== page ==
Han Kuo-Yu of course responded vigorously with the statement that the HK District Council election results were the considered decisions of a ‘civil vote’ establishing the future direction of HK: ‘Public opinion is what politics is asking for, and I sincerely appeal to the Beijing authorities and the HKSAR Government to face up to the results of the Hong Kong elections and implement universal suffrage through general elections … Here, I also congratulate all the winning district members, especially the representatives of the new Pan-Liberals, and hope that they will not forget their ideals and original intentions in the streets and insist on reform so that Hong Kong can move forward towards a more democratic and comprehensive general election and elect a Chief Executive and a Legislative Council that truly represents the public opinion of Hong Kong’.

Han was prepared to go much further in suggesting Taiwan as both an ally and model for HK: ‘The victory of the Pan-Democracy in Hong Kong is a demonstration not only of the determination of Hong Kong people to pursue democracy, but also evidence of the inability of mainland authorities to manipulate the outcome of the Taiwan election … If the CCP cannot control Hong Kong elections under ‘one country, two systems’, how can they control a free and democratic Taiwan? I deeply believe that democratic freedom is the common pursuit of humanity and value … we should cherish democracy, make good use of the vote, and reject politicians who deviate from public opinion, and elect our future … I hope that the Hong Kong Government will respond positively to public opinion and implement universal suffrage so as to restore its prosperity and prosperity to the past as soon as possible so that the people can regain a safe and peaceful life’.

The results of such rhetoric will unfold over the next few weeks, but it is reasonable to now forecast that it will cloud the Taiwanese elections, casting shadows over the ‘China credentials’ of the two candidates and their parties, hastening the return to attacks on individuals and away from critiques of domestic policies, increase the claims of Chinese interference and Taiwanese corruption, and widen the actual opportunity for both of the latter.

Readers of Taiwan Insight will readily grasp the political potential of all of this. The resurgence of the China element via the turmoil in Honk Kong serves to continue the neglect of pressing internal policy needs. Ironically, further growth of a diffused anti-Chinese sentiment prohibits giving greater policy attention in Taiwan towards those high-tech industries and services – and thus many small and medium suppliers in Taiwan – that could otherwise emerge as core elements of the Chinese belt and road global strategy.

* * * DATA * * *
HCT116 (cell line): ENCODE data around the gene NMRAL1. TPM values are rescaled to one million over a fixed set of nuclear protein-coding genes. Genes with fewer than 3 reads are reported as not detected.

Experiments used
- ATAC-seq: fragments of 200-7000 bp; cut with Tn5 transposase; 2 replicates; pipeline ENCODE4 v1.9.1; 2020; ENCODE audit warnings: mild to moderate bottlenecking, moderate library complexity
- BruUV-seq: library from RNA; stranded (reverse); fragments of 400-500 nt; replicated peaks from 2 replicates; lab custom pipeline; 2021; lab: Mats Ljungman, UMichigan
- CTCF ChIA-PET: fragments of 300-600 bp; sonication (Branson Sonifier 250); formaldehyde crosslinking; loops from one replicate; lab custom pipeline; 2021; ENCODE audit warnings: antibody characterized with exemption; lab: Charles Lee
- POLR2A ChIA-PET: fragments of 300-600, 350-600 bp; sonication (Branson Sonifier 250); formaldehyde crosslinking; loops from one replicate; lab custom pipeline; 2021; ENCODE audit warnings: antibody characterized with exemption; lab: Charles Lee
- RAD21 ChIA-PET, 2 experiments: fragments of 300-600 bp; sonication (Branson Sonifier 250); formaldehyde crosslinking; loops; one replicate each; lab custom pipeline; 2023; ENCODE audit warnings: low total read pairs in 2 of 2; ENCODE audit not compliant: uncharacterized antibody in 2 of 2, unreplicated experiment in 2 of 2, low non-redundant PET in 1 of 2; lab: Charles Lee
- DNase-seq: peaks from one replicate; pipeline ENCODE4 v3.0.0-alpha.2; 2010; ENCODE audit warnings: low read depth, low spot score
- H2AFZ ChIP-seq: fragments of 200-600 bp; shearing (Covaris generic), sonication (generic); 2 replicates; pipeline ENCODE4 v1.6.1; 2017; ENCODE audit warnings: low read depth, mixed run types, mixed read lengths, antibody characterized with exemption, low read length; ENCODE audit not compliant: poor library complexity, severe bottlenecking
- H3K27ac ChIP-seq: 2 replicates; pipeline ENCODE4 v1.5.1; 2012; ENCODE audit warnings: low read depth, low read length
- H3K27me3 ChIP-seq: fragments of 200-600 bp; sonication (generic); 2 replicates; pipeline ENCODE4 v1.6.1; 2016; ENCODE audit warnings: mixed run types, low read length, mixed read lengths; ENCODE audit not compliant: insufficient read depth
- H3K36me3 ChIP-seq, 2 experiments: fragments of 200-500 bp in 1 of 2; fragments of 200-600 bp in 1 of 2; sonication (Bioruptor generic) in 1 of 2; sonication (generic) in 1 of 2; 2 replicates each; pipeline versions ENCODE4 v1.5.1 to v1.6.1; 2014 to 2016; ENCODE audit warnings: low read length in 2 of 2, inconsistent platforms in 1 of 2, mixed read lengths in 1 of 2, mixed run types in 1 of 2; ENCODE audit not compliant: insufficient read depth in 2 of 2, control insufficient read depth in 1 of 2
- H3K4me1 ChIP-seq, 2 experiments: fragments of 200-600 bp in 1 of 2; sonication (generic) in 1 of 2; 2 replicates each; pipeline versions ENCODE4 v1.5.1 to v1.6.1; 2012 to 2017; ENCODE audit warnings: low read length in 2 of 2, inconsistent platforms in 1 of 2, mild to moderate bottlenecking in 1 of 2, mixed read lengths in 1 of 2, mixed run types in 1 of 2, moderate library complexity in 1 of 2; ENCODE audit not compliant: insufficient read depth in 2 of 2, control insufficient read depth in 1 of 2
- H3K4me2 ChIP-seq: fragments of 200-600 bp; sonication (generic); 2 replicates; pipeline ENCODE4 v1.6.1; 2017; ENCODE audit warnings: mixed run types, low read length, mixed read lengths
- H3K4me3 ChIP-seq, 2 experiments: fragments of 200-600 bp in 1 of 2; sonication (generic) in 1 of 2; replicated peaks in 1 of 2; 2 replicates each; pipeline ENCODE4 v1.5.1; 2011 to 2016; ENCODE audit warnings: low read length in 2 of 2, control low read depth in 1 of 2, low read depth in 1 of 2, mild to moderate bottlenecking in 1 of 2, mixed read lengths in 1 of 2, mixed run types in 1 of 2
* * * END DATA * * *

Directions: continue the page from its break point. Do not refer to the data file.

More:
More globally and problematically, if the Hong Kong element should indeed serve to determine outcomes, then it may be seen as the leading non-western component of a general global trend to distraction capitalism, where democratic processes that should revolve around general and fundamental social and economic policies are squeezed out by rhetorical clamour focusing on personalities, external events and one overwhelming internalised but badly digested issue. As shown in the clamours of the White House or the implosions of Brexit, this ‘issue’ never represents the fundamental policy problems, which are thereby smothered at precisely the times in which civil society is expected to make well-informed decisions through its duty to judge and its right to vote. Where judgement is precluded by a flood of dubiously sourced ‘information’ that carries little in the way of a deeper knowledge, it becomes more likely that the right to vote will no longer be sufficient safeguard against democratic collapse.

Hsin Hsin Chang is in the graduate school in International Social and Public Policy, London School of Economics. 

Ian Inkster is professorial research associate at the Centre of Taiwan Studies, SOAS, University of London; a senior fellow at the Taiwan Studies Programme, China Policy Institute, University of Nottingham; and the editor of the International Journal of History and Technology.

From December 16th 2019 till January 6th 2020, researchers from the European Research Centre on Contemporary Taiwan (ERCCT) and Taiwan Studies Program (TSP) present a joint special issue on the forthcoming presidential election that will be held on January 11th 2020.